Incarceration Nation

From 1920 to 1980, the number of prisoners in the US increased slowly and steadily – as the country’s population was also increasing:
  • 1920: 110,099 prisoners
  • 1940: 272,995 prisoners
  • 1960: 332,945 prisoners
  • 1980: 474,368 prisoners
Beginning in 1980 and the election of Ronald Reagan, who launched a “war on drugs,” our incarceration rate took a steep turn upward. Suddenly, we were up to 1.15 million prisoners by 1990, and over 2 million by 2001. In 20 years, the US prison population more than quadrupled. What are we doing?

We’re certainly not healing the wound created by the crime. We’re not making things right – as the term “justice” implies. We are warehousing the ones we think are dangerous, walling them off in the interests of our safety – though, in fact, most of our prisoners are in for nonviolent offenses.

But the idea of restorative justice – restoring what was lost, healing what was injured – calls to our hearts. We want to find a way to come back together to walk the sacred way, for we have been divided by the prison walls that keep us apart. We are further divided by delegating responsibility for our collective well-being to authorities entirely outside ourselves. All we can do is call in the police, prosecuting attorneys, and they take it from there. They do…whatever it is that they do.

Of course vigilantism is always a bad idea, and measures to prevent it are good. At the same time, we as a people are damaged by being so completely divorced from the systems that provide us the only kind of justice available.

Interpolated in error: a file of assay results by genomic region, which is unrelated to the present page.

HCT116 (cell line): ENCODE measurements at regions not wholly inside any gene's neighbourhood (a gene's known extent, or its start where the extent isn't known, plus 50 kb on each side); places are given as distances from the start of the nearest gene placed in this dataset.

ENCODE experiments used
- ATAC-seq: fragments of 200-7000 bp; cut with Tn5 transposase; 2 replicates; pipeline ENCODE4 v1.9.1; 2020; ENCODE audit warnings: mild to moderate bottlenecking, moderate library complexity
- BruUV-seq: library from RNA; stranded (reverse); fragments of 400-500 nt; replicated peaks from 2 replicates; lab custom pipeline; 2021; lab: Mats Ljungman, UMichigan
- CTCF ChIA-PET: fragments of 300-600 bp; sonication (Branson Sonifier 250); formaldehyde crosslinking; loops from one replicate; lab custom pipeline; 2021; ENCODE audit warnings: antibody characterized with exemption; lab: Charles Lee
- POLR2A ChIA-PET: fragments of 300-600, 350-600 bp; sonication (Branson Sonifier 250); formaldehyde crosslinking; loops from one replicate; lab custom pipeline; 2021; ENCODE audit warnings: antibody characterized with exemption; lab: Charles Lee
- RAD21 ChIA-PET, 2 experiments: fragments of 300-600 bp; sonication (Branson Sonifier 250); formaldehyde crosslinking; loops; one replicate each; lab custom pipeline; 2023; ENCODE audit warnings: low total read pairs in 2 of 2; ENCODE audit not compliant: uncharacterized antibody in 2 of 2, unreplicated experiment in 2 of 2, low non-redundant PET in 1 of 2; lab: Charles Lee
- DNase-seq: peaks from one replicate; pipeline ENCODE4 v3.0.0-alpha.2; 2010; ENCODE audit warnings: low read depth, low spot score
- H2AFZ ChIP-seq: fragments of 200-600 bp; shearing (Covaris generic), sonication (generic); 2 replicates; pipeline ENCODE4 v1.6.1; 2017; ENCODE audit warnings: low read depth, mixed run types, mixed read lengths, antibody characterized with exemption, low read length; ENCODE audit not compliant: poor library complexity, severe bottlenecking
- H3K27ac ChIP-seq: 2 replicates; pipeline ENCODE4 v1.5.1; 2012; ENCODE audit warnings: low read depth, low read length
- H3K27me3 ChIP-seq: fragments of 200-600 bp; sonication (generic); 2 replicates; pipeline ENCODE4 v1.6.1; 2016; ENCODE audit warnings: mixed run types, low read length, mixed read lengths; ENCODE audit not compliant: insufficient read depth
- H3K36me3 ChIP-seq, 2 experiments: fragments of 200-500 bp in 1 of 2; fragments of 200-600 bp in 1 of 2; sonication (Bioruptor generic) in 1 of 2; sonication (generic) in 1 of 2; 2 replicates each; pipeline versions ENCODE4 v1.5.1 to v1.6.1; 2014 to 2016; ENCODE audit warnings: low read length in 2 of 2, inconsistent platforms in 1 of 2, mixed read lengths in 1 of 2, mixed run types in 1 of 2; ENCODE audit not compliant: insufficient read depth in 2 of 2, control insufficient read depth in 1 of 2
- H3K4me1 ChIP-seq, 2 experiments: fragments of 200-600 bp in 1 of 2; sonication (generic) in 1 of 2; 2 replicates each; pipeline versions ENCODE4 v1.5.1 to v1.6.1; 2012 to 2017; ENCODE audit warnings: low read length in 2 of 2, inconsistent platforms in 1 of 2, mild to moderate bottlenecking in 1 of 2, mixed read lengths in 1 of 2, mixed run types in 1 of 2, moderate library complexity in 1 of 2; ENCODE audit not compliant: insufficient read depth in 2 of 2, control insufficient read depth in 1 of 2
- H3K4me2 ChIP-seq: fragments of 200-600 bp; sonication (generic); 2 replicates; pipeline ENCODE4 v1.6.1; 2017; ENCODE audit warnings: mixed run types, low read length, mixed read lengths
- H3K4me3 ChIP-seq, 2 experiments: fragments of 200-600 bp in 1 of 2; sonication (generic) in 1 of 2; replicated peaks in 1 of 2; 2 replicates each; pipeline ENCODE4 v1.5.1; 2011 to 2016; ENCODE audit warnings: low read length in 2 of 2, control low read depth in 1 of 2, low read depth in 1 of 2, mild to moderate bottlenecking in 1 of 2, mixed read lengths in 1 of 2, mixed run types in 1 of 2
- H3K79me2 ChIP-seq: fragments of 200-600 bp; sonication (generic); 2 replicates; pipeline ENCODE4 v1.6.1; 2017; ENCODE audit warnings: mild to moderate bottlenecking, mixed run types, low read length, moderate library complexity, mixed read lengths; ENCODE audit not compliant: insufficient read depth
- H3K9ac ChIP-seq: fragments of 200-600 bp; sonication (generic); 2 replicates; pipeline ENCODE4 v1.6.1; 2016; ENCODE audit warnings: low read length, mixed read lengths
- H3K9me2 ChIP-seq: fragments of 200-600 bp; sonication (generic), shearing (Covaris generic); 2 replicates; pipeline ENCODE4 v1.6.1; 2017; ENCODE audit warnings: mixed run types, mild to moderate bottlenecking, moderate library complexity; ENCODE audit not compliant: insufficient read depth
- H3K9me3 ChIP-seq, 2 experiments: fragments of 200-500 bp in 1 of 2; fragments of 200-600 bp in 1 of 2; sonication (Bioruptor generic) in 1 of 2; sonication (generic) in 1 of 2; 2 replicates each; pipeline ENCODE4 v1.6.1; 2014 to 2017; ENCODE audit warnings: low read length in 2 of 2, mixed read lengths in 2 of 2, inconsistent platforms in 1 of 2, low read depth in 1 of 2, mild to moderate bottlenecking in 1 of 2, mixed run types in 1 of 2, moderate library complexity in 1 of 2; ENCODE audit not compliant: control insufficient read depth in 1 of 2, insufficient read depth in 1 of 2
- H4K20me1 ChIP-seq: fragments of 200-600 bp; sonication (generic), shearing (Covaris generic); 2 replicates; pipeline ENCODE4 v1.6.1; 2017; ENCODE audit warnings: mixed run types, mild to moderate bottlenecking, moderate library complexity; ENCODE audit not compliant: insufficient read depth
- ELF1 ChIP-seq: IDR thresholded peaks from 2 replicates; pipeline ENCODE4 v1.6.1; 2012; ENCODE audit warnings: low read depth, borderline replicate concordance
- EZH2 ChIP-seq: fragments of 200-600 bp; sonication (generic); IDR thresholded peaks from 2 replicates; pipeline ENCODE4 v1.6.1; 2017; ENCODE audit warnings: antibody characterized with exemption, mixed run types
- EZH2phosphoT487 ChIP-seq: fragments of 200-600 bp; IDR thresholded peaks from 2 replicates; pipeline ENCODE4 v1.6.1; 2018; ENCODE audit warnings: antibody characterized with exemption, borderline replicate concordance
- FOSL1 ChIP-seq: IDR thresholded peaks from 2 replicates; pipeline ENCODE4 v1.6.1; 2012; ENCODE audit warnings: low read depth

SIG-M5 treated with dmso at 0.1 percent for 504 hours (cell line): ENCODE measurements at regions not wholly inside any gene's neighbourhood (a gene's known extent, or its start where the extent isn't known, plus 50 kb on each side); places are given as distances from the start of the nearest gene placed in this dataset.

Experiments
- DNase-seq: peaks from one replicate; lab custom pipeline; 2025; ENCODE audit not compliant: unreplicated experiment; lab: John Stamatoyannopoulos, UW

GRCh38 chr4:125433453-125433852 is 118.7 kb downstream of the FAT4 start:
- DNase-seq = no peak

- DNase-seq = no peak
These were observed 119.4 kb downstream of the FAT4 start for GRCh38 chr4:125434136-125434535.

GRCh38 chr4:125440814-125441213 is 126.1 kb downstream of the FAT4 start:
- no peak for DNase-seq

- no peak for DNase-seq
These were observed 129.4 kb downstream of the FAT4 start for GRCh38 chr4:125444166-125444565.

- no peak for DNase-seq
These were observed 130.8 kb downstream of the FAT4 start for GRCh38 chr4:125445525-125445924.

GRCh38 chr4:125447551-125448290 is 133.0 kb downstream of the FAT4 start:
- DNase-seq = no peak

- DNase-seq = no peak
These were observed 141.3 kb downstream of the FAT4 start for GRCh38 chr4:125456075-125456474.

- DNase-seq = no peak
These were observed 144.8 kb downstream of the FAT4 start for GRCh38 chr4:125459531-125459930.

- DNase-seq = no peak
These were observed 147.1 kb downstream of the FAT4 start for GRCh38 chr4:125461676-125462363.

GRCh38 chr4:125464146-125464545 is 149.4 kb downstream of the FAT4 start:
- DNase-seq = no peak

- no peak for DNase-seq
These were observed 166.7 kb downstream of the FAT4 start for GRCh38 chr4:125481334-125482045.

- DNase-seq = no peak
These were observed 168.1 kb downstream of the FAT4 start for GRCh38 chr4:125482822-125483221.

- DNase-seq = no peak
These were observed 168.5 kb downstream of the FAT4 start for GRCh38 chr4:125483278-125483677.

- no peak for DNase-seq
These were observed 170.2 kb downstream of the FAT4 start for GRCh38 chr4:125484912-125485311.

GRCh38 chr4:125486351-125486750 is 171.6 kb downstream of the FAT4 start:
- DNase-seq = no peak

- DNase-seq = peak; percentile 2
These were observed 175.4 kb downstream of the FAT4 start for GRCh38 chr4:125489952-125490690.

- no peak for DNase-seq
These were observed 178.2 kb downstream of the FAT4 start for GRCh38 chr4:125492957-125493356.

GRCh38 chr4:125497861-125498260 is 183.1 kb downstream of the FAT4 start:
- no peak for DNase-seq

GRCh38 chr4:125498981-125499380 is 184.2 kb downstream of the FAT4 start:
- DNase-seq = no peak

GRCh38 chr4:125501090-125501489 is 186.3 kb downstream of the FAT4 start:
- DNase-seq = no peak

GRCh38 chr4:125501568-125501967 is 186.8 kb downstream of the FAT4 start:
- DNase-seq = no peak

Of course there are people so damaged and so dangerous they have to be restrained.

Of course there are times when the armed force of police is necessary. That restraint and police force are sometimes needed does not mean they are always needed when a law has been broken, and we have become a people that rely on them much more than we have to.

New work and new experiments into the possibility of restorative justice are emerging.
“We know that we are the ones who are divided. And we are the ones who must come back together to walk the sacred way" (Ojibway prayer).
Paul Tillich, the 20th-century German-American existentialist theologian, said justice was “the work of love in community.” He said love was “the longing for the reunion of the separated.” As a people of justice and love, a people attuned to the work of love in community and a people longing for the reunion of the separated, our faith and our hearts call us toward the promise of restoration. Restorative justice is, as John Braithwaite defines:
“a process where all stakeholders affected by an injustice have an opportunity to discuss how they have been affected by the injustice and to decide what should be done to repair the harm. Restorative justice is about the idea that because crime hurts, justice should heal. Thus, conversations with those who have been hurt and with those who have afflicted the harm must be central to the process.”
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This is part 2 of 5 of "Restorative Justice"
Next: Part 3: "Authors and Receivers"
Beginning: Part 1: "Crime and Punishment"


  1. Dear Meredith, I recommend to you the Path of Freedom program out of Fleet Maull's and Kate Crisp's Prison Mindfulness Institute. It is based on mindfulness practice and strategies for change that work for prisoners and really everyone. There is webinar training and then one volunteers in the local jails and prisons.
    Thanks for pointing out one of our nation's great shames.
    Be well,